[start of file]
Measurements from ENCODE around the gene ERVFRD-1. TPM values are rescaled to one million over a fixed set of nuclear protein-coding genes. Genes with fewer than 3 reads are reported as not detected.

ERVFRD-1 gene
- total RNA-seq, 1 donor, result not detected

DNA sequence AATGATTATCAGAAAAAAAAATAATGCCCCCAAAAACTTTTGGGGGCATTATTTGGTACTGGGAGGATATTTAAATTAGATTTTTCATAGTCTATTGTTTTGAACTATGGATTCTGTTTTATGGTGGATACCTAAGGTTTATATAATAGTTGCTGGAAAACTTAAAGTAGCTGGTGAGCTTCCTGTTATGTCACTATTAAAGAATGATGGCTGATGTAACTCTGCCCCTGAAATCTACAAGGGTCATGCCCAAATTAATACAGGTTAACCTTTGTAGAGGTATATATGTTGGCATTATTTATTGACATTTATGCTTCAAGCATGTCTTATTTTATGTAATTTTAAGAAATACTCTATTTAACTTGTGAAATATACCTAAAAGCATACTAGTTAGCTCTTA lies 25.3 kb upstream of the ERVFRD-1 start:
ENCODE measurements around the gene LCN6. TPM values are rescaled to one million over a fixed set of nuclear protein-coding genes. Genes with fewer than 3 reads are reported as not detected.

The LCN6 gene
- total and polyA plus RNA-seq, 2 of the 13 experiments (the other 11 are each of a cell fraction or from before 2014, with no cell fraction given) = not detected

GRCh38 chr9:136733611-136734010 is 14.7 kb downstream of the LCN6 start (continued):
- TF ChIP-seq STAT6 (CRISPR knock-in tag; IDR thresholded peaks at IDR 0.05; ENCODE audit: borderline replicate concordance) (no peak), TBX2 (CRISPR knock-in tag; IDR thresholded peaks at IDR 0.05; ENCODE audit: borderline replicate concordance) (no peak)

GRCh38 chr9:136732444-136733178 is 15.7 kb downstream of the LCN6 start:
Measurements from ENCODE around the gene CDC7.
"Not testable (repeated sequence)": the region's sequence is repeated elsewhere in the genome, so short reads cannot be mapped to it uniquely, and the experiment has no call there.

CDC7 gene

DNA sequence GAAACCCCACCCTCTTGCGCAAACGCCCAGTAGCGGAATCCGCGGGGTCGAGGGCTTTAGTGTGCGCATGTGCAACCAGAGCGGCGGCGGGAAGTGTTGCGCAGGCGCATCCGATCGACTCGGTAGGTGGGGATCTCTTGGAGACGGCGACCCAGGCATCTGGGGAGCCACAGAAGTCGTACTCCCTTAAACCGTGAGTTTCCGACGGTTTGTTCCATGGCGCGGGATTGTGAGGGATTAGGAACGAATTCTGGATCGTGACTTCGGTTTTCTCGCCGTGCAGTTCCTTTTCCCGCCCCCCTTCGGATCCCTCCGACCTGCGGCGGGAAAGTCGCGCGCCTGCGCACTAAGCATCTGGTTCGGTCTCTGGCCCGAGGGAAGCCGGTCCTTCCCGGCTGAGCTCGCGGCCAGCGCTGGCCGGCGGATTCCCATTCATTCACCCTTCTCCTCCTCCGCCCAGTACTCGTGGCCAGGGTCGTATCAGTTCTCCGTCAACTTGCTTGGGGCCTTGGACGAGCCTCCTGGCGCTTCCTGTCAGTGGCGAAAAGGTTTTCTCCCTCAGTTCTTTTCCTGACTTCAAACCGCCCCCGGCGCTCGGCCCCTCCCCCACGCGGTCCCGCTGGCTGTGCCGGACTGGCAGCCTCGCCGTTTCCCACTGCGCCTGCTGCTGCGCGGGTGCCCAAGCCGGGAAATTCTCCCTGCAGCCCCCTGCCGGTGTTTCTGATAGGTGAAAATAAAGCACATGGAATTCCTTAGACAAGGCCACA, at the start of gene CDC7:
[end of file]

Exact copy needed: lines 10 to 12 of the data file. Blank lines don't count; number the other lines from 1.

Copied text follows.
GRCh38 chr9:136732444-136733178 is 15.7 kb downstream of the LCN6 start:
Measurements from ENCODE around the gene CDC7.
"Not testable (repeated sequence)": the region's sequence is repeated elsewhere in the genome, so short reads cannot be mapped to it uniquely, and the experiment has no call there.